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FAB Market Insights

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Collecting + Investing
12.17.2020 by RAY WATERHOUSE

For those taking their first steps in collecting, as well as for those experienced in buying and selling art, there are many advantages to using an art advisor. In this article, we discuss how a good advisor can help a new collector gain confidence and see through the opaque facets of the art world, especially the various buying opportunities and what drives an artist’s value. We also outline how an advisor’s expertise and inside knowledge allows clients access to art not generally available, and guidance in choosing the right artworks to purchase. Buyers and sellers of art at all levels can benefit from an advisor’s market knowledge and due diligence. And we finally detail how good advice need not be expensive; in fact, we contend that advisors often save their clients’ money.

Jonathan Dodd discussing an artwork with another dealer

Jonathan Dodd discussing an artwork with another dealer.

Reason 1: An art advisor is an educated expert there to help you.

The best art advisors need to be educated in art history and also have experience in the art market. It’s crucial to choose an advisor who understands the history of art as it’s important to place whatever paintings or sculptures you like in their historical or stylistic context. The works by an artist that achieve the highest values are usually associated with significant works created at the beginning of the artist’s mature period.

Many advisors will also have a good eye for many different types of art and be able to help you develop your taste without being dogmatic. Of course, there are also top-rated advisors who specialize in a particular period and are of great service to collectors who know what specific artist or style on which they want to focus Advisors source art and can help with single purchases or have a vision of building a collection of complementary pieces based on each client’s individual aesthetics, taste, and budget.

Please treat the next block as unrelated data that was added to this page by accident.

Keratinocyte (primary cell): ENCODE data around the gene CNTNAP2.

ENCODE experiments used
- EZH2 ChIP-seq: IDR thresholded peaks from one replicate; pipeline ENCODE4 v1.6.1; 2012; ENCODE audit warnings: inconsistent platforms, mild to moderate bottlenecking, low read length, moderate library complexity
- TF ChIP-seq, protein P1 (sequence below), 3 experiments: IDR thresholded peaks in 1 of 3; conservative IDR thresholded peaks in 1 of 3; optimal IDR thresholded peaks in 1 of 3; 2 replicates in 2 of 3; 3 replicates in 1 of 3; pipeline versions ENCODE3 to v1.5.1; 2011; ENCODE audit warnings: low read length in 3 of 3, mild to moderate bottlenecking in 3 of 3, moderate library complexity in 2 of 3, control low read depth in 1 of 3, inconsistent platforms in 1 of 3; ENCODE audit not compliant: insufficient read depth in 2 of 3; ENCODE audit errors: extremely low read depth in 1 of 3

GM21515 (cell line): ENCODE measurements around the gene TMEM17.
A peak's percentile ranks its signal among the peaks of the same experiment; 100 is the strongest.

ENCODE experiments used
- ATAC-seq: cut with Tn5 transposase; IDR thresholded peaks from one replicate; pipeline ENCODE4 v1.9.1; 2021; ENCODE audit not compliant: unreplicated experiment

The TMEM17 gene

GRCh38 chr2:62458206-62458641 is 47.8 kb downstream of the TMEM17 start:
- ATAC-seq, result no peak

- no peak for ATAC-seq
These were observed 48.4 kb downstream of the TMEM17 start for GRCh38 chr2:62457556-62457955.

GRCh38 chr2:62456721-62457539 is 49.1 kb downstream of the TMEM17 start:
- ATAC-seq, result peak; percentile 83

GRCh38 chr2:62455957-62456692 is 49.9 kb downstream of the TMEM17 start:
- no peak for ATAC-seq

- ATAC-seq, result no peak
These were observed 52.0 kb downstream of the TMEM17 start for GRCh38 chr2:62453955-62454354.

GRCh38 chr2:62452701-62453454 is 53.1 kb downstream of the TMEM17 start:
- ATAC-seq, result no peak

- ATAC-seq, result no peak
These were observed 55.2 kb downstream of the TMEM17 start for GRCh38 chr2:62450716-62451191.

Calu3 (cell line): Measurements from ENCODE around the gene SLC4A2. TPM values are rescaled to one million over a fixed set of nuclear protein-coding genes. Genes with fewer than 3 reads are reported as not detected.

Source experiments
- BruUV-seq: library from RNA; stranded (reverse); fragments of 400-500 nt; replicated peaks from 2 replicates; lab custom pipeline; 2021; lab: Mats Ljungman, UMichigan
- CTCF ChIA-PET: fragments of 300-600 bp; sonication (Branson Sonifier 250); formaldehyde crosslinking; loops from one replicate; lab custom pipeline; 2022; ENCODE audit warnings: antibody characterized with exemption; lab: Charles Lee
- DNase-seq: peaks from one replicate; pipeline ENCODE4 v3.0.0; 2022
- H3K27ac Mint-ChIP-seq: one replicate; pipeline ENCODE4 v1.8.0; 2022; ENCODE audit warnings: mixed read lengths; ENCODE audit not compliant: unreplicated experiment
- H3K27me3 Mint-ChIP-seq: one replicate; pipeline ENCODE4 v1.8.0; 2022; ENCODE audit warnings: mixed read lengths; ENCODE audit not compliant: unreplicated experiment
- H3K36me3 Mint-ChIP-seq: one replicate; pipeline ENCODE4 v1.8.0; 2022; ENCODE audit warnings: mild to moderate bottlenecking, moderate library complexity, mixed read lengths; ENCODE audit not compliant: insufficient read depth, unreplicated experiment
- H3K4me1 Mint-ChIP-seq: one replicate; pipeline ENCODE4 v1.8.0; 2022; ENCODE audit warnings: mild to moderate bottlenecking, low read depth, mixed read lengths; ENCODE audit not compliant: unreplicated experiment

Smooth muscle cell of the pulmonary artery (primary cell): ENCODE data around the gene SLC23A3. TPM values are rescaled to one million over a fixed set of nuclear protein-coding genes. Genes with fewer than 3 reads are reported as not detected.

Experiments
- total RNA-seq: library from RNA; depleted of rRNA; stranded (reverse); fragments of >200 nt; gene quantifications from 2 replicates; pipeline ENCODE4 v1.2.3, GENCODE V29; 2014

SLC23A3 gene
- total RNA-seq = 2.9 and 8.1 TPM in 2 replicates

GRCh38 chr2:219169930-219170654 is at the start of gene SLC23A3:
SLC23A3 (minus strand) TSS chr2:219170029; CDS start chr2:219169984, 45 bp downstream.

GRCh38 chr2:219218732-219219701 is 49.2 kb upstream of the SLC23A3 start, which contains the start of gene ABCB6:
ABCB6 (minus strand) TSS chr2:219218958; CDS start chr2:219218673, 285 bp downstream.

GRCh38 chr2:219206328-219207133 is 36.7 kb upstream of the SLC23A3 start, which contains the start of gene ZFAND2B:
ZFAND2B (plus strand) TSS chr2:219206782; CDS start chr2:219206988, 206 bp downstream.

It is also best to choose an advisor with whom you enjoy spending time as the client/advisor relationship works best when there is a mutual understanding.

The majority of advisors have expertise in the theory or in a certain field of art, having been at an auction house for example, but don’t necessarily know how the practical aspects of the market work or how to negotiate. Such an advisor might be good for you if you want to do all the negotiation and administration yourself, but there are teams who offer a complete range of both advisory and brokerage services, like Fine Art Brokers.

Reason 2: An Art advisor explains how to navigate the multiple buying opportunities available.

There are many different ways to buy art: at an art fair, an auction, a gallery, an artist’s studio or online, and each has its own protocol and terms. An advisor can help you understand the various procedures and explain about authentications, condition reports, sales and import tax, shipping costs, and also negotiate the best price. And, of course, an advisor helps with pricing. There are a number of price databases available through subscription which allow research on previous prices achieved. These are a fountain of information, but conclusions need to be made with care. There are many factors involved in the price: for example, subject matter, date, condition, provenance, and size. But quality is a factor that not everybody can deduce.